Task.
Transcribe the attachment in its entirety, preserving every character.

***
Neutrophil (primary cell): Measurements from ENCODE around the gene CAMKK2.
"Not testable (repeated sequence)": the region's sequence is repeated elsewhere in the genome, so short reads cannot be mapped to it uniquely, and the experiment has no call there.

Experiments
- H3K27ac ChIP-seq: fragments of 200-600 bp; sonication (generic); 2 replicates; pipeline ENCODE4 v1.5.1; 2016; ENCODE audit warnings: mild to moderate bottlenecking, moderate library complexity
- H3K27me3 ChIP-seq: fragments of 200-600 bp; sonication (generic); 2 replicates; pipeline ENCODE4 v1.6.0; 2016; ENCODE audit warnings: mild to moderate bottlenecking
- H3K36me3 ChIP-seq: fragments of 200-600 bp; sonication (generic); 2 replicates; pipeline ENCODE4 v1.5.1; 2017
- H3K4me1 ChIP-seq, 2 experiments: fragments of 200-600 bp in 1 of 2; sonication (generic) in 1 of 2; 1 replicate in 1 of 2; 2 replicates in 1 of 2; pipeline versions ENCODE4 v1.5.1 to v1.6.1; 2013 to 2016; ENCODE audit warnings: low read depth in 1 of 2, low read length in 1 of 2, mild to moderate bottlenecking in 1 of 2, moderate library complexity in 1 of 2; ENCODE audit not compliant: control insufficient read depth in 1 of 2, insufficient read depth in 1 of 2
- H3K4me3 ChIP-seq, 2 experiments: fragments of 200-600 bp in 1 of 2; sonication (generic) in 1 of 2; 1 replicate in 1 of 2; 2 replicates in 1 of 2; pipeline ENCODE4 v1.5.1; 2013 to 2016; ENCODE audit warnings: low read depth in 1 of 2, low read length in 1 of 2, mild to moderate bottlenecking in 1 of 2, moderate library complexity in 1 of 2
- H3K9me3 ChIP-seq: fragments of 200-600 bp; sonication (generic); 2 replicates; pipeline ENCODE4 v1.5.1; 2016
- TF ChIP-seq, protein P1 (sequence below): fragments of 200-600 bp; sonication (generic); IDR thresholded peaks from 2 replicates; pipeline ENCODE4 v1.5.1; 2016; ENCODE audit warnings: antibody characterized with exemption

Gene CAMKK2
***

Neutrophil (primary cell): Measurements from ENCODE around the gene CAMKK2.
"Not testable (repeated sequence)": the region's sequence is repeated elsewhere in the genome, so short reads cannot be mapped to it uniquely, and the experiment has no call there.

Experiments
- H3K27ac ChIP-seq: fragments of 200-600 bp; sonication (generic); 2 replicates; pipeline ENCODE4 v1.5.1; 2016; ENCODE audit warnings: mild to moderate bottlenecking, moderate library complexity
- H3K27me3 ChIP-seq: fragments of 200-600 bp; sonication (generic); 2 replicates; pipeline ENCODE4 v1.6.0; 2016; ENCODE audit warnings: mild to moderate bottlenecking
- H3K36me3 ChIP-seq: fragments of 200-600 bp; sonication (generic); 2 replicates; pipeline ENCODE4 v1.5.1; 2017
- H3K4me1 ChIP-seq, 2 experiments: fragments of 200-600 bp in 1 of 2; sonication (generic) in 1 of 2; 1 replicate in 1 of 2; 2 replicates in 1 of 2; pipeline versions ENCODE4 v1.5.1 to v1.6.1; 2013 to 2016; ENCODE audit warnings: low read depth in 1 of 2, low read length in 1 of 2, mild to moderate bottlenecking in 1 of 2, moderate library complexity in 1 of 2; ENCODE audit not compliant: control insufficient read depth in 1 of 2, insufficient read depth in 1 of 2
- H3K4me3 ChIP-seq, 2 experiments: fragments of 200-600 bp in 1 of 2; sonication (generic) in 1 of 2; 1 replicate in 1 of 2; 2 replicates in 1 of 2; pipeline ENCODE4 v1.5.1; 2013 to 2016; ENCODE audit warnings: low read depth in 1 of 2, low read length in 1 of 2, mild to moderate bottlenecking in 1 of 2, moderate library complexity in 1 of 2
- H3K9me3 ChIP-seq: fragments of 200-600 bp; sonication (generic); 2 replicates; pipeline ENCODE4 v1.5.1; 2016
- TF ChIP-seq, protein P1 (sequence below): fragments of 200-600 bp; sonication (generic); IDR thresholded peaks from 2 replicates; pipeline ENCODE4 v1.5.1; 2016; ENCODE audit warnings: antibody characterized with exemption

Gene CAMKK2